5.3. Are the carbon stars related to the Galactic disc?
A consistency check is made for the suggestion that the SDG already crossed the Galactic plane and triggered a star formation event in the Galactic disc (Sect. 4.2.3). Such an event would imply that the disc metallicity at impact position has to be comparable with the photometric determination of the metallicity of the ALRW91 C-stars. To determine the disc metallicity at impact position one has to take the radial dependence of [Fe/H] into account. Carraro et al. (1998b) determined from open clusters the radial metallicity gradient in different age ranges.
For the clusters younger than 2 Gyr a present day gradient of - 0.063 0.013 dex kpc-1 was obtained. For all clusters in the sample the average gradient is - 0.085 0.008 dex kpc-1. The normalization at the Solar position is respectively - 0.18 0.12 dex and - 0.15 0.08 dex . The disc metallicity at the crossing position thus obtained is [Fe/H] = - 0.61 0.20 (Z 0.0050) or [Fe/H] = - 0.73 0.10 (Z 0.0035) with respectively the present day and the average radial metallicity gradient.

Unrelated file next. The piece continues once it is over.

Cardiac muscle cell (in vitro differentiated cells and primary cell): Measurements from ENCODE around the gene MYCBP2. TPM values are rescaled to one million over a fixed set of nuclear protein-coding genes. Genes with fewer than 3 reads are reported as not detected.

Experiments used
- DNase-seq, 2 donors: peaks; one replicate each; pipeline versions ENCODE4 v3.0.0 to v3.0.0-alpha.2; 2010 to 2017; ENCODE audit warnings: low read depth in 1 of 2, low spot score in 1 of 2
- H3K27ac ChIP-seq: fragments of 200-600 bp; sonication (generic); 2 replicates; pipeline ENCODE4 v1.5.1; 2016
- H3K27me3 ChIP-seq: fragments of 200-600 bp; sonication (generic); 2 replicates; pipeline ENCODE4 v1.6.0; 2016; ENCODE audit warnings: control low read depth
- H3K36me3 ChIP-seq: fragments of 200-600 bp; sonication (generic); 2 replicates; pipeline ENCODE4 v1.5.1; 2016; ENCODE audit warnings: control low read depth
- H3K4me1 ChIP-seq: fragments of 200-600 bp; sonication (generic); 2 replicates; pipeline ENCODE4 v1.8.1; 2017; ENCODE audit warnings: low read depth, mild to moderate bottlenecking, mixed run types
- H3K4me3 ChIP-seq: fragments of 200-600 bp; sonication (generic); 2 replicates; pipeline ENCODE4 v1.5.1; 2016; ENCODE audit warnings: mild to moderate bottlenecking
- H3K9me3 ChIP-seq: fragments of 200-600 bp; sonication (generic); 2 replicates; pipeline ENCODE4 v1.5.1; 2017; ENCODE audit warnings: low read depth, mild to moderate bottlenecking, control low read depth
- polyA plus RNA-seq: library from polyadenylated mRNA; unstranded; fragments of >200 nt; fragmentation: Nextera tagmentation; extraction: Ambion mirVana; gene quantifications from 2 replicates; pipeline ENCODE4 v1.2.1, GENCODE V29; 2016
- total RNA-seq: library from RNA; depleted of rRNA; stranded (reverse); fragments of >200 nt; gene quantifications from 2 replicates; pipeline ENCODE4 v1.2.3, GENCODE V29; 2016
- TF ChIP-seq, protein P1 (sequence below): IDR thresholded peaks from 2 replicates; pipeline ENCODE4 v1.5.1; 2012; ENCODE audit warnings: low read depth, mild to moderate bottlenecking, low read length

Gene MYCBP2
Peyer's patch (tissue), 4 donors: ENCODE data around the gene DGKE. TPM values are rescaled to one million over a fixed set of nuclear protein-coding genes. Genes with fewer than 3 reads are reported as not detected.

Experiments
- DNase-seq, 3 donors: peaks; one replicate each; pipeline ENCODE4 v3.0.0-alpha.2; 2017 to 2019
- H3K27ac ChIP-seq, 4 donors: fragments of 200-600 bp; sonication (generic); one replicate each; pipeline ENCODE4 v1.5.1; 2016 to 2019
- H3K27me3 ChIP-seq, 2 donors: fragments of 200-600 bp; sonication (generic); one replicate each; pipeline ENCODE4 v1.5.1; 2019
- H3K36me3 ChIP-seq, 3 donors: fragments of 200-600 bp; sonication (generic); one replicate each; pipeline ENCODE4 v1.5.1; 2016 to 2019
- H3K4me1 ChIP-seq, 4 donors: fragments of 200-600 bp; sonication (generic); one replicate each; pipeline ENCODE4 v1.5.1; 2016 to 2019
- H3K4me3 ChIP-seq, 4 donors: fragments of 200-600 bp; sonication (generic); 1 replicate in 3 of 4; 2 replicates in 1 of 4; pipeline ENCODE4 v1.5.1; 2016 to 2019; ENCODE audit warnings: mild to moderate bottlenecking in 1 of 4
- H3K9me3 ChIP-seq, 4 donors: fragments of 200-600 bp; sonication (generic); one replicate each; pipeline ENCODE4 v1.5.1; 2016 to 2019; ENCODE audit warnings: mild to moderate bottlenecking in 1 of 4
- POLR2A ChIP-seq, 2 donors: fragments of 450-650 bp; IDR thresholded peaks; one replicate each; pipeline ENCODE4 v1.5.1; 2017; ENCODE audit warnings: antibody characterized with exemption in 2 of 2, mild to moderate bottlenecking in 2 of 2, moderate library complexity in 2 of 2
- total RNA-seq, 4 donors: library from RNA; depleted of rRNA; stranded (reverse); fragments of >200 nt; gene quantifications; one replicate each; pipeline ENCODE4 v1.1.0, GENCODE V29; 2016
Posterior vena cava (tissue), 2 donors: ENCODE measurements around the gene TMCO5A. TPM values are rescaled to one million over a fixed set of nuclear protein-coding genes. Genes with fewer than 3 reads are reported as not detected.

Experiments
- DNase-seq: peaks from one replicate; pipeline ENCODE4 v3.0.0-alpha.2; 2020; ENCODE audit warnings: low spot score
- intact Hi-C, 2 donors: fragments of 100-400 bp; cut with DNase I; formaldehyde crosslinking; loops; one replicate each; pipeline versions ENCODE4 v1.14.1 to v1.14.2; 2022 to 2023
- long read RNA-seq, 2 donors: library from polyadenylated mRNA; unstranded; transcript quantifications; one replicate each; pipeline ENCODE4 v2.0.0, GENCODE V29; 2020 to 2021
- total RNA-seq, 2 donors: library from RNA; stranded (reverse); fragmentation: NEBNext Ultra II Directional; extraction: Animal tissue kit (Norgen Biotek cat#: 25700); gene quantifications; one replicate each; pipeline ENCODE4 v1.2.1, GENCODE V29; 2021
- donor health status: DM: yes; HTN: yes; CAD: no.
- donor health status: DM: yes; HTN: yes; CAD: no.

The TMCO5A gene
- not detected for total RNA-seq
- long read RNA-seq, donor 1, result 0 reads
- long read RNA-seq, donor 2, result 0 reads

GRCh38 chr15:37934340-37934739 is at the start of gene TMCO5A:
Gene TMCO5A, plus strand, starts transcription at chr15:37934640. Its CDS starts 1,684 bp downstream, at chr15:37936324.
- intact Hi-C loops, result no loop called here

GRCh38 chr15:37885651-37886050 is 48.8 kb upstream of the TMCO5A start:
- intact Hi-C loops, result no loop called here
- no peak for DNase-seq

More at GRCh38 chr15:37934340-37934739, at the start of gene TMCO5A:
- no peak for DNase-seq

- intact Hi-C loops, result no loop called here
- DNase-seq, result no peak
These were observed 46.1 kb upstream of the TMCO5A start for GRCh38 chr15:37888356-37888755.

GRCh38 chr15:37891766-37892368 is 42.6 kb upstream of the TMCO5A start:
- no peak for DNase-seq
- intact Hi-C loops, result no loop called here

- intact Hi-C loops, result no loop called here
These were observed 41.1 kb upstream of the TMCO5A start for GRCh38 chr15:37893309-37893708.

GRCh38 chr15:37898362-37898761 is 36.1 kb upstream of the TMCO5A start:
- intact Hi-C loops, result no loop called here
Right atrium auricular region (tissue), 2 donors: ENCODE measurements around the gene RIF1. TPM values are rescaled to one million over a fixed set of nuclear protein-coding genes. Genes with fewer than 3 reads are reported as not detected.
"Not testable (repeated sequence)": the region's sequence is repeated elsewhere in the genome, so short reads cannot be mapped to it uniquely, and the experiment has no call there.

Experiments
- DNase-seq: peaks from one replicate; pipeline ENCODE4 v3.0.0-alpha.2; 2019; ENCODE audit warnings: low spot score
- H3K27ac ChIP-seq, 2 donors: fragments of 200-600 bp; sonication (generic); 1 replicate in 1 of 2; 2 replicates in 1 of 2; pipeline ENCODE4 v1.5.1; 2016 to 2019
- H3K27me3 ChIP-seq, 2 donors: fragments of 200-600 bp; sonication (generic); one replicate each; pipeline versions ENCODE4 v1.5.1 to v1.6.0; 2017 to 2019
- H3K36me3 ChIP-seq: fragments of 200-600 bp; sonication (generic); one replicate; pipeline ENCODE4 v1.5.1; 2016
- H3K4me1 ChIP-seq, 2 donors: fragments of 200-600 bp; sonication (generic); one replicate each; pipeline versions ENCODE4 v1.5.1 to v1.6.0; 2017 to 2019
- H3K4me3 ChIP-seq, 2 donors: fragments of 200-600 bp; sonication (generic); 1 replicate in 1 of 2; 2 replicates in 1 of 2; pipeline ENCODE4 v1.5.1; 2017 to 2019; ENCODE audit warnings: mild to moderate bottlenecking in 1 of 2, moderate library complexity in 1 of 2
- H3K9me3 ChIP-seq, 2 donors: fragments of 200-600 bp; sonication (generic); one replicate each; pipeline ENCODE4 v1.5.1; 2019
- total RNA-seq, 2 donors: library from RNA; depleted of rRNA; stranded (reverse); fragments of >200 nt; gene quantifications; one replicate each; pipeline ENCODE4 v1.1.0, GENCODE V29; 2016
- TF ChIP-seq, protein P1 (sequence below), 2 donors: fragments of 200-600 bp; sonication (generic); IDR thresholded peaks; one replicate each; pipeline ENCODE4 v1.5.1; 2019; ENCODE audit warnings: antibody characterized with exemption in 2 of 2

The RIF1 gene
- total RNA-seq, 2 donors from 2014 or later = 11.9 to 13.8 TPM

Irrespective of the present day or average metallicity gradient it is estimated that THE DISC METALLICITY AT THE CROSSING POSITION IS Z 0.0045 0.0010. WITHIN THE UNCERTAINTIES THE GALACTIC DISC METALLICITY AT THE IMPACT POSITION IS THE SAME AS METALLICITY OF THE ALRW91 C-STARS (Sect. 3.2).
5.4. Are the carbon stars near Sagittarius dwarf galaxy?
Another point to examine is how far the ALRW91 C-stars have moved from the impact since the crossing through the Galactic plane of the SDG. The C-stars were accelerated out of the Galactic midplane to their present average radial velocity of - 44 km s-1. In 0.1 Gyr they could have traveled about 4.4 kpc towards us. The actual distance traveled is considerably less, say 2.2 - 3.1 kpc, because the C-stars had a considerable smaller velocity in the past. The traveled distance is within the 10% - 15% uncertainty of the 22.8 kpc distance to the impact position.